A Brief Romantic History of the Marvel Cinematic Universe

Or, more accurately: a series of unfortunate events.

Guardians Peter Gamora

Or, more accurately: a series of unfortunate events.

The wonderfully weird author and illustrator Edward Gorey once drew an image of a somewhat concerned-looking woman studying herself in the mirror, accompanied by a poem featuring the lines, “I don’t mind my shins / Being stuck full of pins, / But I fear I am coming unsexed.”

When thinking of the state of romance in the Marvel Cinematic Universe, this quote often comes to my mind. Because while the MCU has grown and developed in several regards, it still consistently struggles with romance. Since Iron Man exploded on to the scene, the MCU seems to have progressively “come unsexed,” to paraphrase Gorey. While admittedly romance is not actually a necessary component of a superhero film, in the sprawling network of MCU films that appear to be looking to establish themselves as epic in every way, the dearth of any truly epic romances is a decided absence.

When you boil it down, the most prevalent issue is this: in eighteen films, there are basically like ten female characters in the MCU who anyone actually cares about. Half of them come from Black Panther. Meanwhile, there are about a hundred dudes and Marvel seems unwilling to rock the boat by having any of them be either gay or bi, so what you’ve got is a never-ending forgettable carousel of cardboard cutout female love interests. They’re just sort of there and they don’t really do anything, like vestigial plot structures — the narrative equivalents of appendices or wisdom teeth.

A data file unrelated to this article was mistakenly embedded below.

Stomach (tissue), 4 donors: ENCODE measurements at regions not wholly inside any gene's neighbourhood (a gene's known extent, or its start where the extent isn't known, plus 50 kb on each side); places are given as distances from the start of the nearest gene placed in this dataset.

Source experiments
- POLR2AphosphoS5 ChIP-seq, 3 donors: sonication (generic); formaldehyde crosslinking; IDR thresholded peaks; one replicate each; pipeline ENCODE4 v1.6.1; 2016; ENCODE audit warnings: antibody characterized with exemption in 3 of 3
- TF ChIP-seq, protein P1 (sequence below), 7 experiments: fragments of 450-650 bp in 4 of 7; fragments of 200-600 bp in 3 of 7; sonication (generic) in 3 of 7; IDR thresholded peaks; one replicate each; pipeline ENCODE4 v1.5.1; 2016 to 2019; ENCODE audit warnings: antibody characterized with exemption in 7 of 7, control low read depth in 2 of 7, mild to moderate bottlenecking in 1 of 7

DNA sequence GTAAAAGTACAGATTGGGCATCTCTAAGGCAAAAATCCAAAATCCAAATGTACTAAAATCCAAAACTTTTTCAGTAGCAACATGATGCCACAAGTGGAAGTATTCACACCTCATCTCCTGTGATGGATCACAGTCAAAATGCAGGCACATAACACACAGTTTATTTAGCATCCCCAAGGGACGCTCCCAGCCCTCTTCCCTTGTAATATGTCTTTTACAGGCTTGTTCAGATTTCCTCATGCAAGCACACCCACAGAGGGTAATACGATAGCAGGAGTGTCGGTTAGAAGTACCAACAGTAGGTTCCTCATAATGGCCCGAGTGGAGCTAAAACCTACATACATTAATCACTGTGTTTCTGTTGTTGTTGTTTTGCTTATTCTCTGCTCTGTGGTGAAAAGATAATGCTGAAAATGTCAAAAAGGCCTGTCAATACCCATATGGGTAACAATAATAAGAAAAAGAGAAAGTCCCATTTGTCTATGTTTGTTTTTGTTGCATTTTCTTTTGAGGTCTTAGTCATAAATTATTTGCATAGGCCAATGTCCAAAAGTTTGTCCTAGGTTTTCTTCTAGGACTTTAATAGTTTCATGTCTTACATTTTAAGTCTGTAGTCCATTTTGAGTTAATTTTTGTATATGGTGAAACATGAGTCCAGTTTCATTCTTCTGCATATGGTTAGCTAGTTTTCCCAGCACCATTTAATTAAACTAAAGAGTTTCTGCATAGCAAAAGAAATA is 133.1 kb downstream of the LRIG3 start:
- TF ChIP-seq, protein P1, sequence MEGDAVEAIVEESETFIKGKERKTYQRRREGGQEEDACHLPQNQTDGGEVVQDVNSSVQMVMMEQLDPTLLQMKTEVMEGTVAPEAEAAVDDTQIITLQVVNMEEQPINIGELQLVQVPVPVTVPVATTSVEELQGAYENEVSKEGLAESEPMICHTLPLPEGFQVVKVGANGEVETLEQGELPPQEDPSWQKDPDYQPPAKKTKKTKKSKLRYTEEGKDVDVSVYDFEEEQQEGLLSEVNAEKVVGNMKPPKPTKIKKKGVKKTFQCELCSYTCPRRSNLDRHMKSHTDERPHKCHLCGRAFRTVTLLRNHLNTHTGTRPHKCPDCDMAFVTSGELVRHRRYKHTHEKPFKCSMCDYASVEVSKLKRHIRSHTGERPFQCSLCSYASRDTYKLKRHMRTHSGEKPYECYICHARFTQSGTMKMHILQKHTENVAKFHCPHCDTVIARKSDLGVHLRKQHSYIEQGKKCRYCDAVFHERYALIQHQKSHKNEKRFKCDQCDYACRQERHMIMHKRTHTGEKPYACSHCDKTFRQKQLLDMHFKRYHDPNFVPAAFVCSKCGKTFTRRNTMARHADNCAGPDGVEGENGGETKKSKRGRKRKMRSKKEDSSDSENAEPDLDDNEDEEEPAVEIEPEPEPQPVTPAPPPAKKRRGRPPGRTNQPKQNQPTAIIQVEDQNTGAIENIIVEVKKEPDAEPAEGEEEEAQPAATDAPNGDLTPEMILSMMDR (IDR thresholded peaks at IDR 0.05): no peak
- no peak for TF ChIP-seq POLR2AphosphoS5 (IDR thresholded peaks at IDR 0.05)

That said, for better or for worse, let’s take a trip down memory lane with the romances of the MCU.

Pepper Potts/Tony Stark

IronMan3 Pepper Tony

Origin: Iron Man

Status: Sailing

Proof Tony Stark has a heart. The MCU’s original OTP and flagship, it remains the strongest ship sailing the MCU sea, even though the status of their relationship at this point seems primarily dependent on Gwyneth Paltrow’s availability.

The ultimate indicator of a great romantic pairing is that both characters are compelling individually, but far more so together—in other words, that the couple is greater than the sum of its parts. While there are a few other MCU romances that sufficiently equal the sum of their parts, their first major established romance remains the only one that truly goes the extra mile.

Jane Foster/Thor

Jane Thor

Origin: Thor

Status: Sunk

As introduced in Thor, the dynamic between Natalie Portman’s astrophysicist and Chris Hemsworth’s alien prince is more or less fine. There’s enough chemistry to buy it, though not enough for a viewer to feel especially enthusiastic about said purchase. Ultimately, it’s blah enough that when Jane Foster and colleagues get unceremoniously axed in Thor: Ragnarok (“Sorry Jane dumped you”) following the hot mess of The Dark World, no one is left particularly heartbroken.

Margaret “Peggy” Carter/Steve Rogers

Origin: Captain America: The First Avenger

Status: Sunk

The MCU’s one compelling tragic romance. Considering The First Avenger is set in World War II and everybody knows that Captain America ends up in the present day going into the film, the ending of Steve (Chris Evans) and Peggy’s (Hayley Atwell’s) relationship is pretty obvious from the get-go. Still, the film manages to compellingly develop their unrealized love story of missed opportunities and longing glances to the point where Steve’s forlorn “I had a date” ranks easily among the MCU’s most heartbreaking romantic moments. It’s still not bona fide tearjerker content—in terms of romantic tragedy, the MCU has yet to unlock that achievement—but it’s well within the range of genuine tug-at-the-heartstrings territory.